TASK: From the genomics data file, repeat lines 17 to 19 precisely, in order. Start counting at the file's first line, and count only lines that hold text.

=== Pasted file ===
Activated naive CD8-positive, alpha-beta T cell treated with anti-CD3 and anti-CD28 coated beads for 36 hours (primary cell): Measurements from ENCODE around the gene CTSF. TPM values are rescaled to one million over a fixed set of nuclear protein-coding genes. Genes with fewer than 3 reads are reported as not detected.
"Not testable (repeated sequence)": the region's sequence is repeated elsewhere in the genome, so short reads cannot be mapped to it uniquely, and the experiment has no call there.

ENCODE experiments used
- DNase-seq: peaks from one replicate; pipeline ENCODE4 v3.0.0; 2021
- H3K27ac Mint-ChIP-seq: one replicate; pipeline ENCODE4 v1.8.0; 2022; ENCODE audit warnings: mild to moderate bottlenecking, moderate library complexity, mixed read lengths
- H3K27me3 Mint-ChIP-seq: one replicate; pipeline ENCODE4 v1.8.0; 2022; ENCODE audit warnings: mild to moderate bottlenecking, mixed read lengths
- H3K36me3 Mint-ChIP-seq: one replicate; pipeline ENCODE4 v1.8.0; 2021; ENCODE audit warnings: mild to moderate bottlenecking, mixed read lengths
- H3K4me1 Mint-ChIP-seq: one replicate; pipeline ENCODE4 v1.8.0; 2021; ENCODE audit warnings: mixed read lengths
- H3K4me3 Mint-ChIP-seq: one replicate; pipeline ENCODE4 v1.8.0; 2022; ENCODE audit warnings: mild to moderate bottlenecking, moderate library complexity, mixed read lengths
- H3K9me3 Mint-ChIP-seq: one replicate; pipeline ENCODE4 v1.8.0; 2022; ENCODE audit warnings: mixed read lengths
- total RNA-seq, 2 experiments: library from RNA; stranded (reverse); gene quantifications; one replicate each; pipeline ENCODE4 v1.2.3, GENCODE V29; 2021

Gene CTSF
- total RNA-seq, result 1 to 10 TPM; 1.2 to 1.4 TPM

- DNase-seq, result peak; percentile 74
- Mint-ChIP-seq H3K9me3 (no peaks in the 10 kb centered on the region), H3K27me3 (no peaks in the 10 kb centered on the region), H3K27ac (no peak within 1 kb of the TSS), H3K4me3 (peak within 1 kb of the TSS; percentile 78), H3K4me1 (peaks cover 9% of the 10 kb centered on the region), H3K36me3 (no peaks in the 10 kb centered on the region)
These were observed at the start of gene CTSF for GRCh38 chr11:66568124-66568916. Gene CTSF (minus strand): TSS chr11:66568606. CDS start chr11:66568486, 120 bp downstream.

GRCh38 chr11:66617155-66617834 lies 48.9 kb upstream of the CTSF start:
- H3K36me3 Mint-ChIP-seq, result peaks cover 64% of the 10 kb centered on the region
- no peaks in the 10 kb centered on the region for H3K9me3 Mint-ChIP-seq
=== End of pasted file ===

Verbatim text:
GRCh38 chr11:66617155-66617834 lies 48.9 kb upstream of the CTSF start:
- H3K36me3 Mint-ChIP-seq, result peaks cover 64% of the 10 kb centered on the region
- no peaks in the 10 kb centered on the region for H3K9me3 Mint-ChIP-seq